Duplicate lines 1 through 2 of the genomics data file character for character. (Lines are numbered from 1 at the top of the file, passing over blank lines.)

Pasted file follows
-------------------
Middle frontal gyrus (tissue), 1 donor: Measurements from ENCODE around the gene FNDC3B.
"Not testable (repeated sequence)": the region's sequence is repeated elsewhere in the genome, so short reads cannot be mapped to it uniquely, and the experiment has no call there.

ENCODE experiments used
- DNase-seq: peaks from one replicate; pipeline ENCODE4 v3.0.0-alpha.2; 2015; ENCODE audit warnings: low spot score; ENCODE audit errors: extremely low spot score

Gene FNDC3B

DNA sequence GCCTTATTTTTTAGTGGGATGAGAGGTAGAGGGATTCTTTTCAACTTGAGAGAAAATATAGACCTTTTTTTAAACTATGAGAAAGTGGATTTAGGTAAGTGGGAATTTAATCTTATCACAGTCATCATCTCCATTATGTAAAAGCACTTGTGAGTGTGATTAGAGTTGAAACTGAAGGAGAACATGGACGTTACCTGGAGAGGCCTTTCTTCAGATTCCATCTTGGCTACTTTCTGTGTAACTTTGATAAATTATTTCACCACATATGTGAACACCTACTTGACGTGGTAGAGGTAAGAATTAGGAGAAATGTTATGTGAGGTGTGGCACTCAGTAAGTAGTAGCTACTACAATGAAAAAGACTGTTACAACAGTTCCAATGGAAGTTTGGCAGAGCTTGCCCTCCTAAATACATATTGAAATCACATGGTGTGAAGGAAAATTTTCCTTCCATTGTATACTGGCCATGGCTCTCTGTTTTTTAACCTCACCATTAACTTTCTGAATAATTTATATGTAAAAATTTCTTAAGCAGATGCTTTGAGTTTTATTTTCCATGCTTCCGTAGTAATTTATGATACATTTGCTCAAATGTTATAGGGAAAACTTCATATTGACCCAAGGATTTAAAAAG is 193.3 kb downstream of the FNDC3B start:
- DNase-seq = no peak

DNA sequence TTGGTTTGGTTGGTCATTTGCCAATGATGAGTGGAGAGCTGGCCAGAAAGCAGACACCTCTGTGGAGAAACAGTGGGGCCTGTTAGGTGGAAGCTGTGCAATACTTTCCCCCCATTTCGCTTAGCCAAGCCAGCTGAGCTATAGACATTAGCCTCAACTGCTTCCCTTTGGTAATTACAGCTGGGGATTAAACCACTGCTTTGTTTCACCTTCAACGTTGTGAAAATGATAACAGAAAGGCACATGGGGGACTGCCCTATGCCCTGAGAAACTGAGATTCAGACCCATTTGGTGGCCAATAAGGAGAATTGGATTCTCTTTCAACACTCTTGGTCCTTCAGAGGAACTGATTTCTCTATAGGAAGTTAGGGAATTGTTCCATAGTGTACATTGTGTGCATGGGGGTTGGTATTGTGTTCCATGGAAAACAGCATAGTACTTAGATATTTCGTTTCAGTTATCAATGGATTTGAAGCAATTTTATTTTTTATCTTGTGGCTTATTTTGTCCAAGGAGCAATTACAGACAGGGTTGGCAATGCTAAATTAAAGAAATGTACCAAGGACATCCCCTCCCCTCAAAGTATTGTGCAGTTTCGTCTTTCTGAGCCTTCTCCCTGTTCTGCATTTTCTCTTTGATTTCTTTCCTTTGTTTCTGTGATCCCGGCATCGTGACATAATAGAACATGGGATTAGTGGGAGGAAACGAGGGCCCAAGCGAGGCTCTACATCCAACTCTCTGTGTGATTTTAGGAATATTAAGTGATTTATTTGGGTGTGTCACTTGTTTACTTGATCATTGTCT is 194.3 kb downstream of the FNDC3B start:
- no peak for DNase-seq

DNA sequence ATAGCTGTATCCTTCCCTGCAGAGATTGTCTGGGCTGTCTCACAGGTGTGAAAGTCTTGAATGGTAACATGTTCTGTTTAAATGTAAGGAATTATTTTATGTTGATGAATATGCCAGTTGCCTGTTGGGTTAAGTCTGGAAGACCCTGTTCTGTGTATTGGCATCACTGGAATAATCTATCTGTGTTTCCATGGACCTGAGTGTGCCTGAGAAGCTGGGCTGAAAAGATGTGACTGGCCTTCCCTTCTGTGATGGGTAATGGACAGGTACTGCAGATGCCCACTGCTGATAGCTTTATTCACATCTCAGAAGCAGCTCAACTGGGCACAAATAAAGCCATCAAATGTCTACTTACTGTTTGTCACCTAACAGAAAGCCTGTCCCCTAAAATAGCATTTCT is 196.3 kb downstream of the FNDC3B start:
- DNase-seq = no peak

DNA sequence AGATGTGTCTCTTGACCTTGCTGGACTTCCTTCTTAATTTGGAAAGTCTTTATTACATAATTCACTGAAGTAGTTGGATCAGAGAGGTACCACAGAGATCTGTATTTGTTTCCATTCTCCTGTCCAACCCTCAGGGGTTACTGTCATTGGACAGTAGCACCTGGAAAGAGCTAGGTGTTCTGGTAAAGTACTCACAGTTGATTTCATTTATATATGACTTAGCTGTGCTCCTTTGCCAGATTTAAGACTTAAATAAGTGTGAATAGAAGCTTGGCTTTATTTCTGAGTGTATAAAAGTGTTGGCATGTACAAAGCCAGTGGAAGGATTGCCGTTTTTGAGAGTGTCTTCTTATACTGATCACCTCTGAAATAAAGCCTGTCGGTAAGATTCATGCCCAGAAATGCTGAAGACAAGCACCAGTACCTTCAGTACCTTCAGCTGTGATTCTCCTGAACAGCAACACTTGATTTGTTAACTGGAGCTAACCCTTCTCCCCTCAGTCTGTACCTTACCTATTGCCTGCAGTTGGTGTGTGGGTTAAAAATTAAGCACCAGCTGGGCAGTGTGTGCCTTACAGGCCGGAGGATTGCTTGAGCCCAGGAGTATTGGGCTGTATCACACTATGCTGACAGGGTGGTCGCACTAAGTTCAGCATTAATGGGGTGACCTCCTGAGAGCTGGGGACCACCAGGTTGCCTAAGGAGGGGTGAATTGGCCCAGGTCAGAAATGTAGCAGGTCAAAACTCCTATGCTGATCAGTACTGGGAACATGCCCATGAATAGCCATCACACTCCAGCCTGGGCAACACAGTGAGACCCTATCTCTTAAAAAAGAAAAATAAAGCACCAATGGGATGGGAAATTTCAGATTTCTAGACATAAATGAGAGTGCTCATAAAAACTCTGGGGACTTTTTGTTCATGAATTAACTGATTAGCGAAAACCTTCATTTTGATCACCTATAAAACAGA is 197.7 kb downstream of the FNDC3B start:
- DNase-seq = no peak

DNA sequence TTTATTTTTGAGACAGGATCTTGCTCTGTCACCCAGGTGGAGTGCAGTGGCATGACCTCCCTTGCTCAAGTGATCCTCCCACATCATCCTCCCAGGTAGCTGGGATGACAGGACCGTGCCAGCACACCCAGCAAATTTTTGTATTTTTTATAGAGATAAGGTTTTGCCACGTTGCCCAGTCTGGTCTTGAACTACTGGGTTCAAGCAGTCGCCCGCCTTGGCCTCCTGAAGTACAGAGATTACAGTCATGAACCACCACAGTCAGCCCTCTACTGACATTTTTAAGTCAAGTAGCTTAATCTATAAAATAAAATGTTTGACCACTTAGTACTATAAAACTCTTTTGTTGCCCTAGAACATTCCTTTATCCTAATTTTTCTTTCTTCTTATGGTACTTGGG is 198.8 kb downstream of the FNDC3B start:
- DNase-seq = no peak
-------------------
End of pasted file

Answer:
Middle frontal gyrus (tissue), 1 donor: Measurements from ENCODE around the gene FNDC3B.
"Not testable (repeated sequence)": the region's sequence is repeated elsewhere in the genome, so short reads cannot be mapped to it uniquely, and the experiment has no call there.